Behold! See the 1st Mars closeup from UAE's Hope orbiter (photo).

Just one day after arriving in orbit around Mars, the United Arab Emirates' (UAE) first interplanetary spacecraft, Hope, captured a stunning photograph of the Red Planet.

The new photo, which is the first since Hope's arrival in Mars orbit on Feb. 9, shows a smattering of clouds, four massive Martian mountains and the vast Valles Marineris — the largest canyon in the solar system — in the right side of the image.

"We couldn't have asked for a better day on Mars!" UAE Space Agency chairperson Sarah Al Amiri wrote in a tweet Sunday (Feb. 14). "Can't wait to see the science data come in so we can comprehensively characterize the lower atmosphere!"

Related: The UAE's Hope Mars mission in photos

Book of Mars: $22.99 at Magazines Direct

Book of Mars: <a href="" data-link-merchant=""" target="_blank">$22.99 at Magazines Direct

Within 148 pages, explore the mysteries of Mars. With the latest generation of rovers, landers and orbiters heading to the Red Planet, we're discovering even more of this world's secrets than ever before. Find out about its landscape and formation, discover the truth about water on Mars and the search for life, and explore the possibility that the fourth rock from the sun may one day be our next home.

The UAE's Hope spacecraft's first photo of Mars from orbit, captured on Feb. 10, 2021. (Image credit: MBRSC/UAE Space Agency/CU-LASP/EMM-EXI)

The Hope spacecraft launched in July 2020, bound to study the weather and atmosphere of the Red Planet. Hope successfully executed a perilous 27-minute thruster burn on Feb. 9 to slip into orbit around Mars, making the UAE the fifth entity to visit the Red Planet. (China became the sixth the next day with its Tianwen-1 mission.)

On board are three different instruments, one of which is a camera dubbed the Emirates Exploration Imager (EXI). It's EXI that snapped the new photograph, on Feb. 10 at 3:36 p.m. EST (2036 GMT). At the time, the spacecraft was about 15,300 miles (24,700 kilometers) above the planet's surface.

Easiest to spot in the new image are the trio of mountains marching across the image: from top to bottom, Ascraeus Mons, Pavonis Mons and Arsia Mons. Tricker to pick out is the massive Olympus Mons, the largest mountain in the solar system, seen at sunrise right along the line where night and day meet. To the right of the line of peaks is the vast canyon system Valles Marineris.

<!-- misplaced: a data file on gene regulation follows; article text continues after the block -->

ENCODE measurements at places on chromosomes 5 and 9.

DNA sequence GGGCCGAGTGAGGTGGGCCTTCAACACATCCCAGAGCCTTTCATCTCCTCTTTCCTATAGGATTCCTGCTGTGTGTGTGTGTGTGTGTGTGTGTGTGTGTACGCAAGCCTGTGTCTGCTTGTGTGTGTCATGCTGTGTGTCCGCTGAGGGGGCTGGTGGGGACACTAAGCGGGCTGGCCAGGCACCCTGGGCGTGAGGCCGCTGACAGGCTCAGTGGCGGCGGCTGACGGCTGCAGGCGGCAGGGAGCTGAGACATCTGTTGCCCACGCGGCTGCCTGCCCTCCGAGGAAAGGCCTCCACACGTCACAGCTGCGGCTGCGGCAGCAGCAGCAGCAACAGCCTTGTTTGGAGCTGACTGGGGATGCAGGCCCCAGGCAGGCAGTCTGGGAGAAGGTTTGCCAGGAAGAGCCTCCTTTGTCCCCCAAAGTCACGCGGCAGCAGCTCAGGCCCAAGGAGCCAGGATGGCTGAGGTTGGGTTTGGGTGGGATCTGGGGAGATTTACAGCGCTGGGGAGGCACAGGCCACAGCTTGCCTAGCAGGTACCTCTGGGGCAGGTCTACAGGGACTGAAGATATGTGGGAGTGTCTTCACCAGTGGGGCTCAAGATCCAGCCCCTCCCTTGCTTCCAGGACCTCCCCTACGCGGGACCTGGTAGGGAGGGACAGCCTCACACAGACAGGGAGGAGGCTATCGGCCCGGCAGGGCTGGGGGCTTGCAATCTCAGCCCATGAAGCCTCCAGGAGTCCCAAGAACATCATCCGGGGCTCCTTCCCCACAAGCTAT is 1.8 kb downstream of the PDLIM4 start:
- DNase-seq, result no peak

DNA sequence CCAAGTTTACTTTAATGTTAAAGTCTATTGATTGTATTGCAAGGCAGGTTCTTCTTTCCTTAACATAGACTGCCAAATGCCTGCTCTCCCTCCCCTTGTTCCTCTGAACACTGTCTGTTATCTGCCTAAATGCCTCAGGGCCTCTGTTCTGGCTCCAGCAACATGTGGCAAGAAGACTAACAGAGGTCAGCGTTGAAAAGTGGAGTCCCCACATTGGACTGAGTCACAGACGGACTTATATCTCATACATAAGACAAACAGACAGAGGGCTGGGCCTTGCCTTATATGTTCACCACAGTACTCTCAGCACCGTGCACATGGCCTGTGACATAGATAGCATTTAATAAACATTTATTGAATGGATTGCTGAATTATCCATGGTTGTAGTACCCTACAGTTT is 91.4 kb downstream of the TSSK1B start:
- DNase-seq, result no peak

Related: The UAE wants to rewrite what we know about weather on Mars

Throughout the image is precisely what Hope went to Mars to study: the Red Planet's atmosphere. EXI and the two other instruments, which measure infrared and ultraviolet light, will gather the data scientists need to understand the planet's weather around the globe and throughout the day, and to piece together how the layers of the atmosphere interact with each other.

"Look at all the clouds," Andrew Jones, instrument scientist for EXI at the University of Colorado Boulder's Laboratory for Atmospheric and Space Physics, which partnered with the UAE on the mission, said in a statement. "We were expecting great things from EXI, but seeing the clouds above the limb and in the craters and valleys took my breath away."

Hope will remain in an initial orbit for about two months before relocating to its final orbit and beginning its science observations later this spring.

Email Meghan Bartels at or follow her on Twitter @meghanbartels. Follow us on Twitter @Spacedotcom and on Facebook.

Join our Space Forums to keep talking space on the latest missions, night sky and more! And if you have a news tip, correction or comment, let us know at:

Meghan Bartels
Senior Writer

Meghan is a senior writer at and has more than five years' experience as a science journalist based in New York City. She joined in July 2018, with previous writing published in outlets including Newsweek and Audubon. Meghan earned an MA in science journalism from New York University and a BA in classics from Georgetown University, and in her free time she enjoys reading and visiting museums. Follow her on Twitter at @meghanbartels.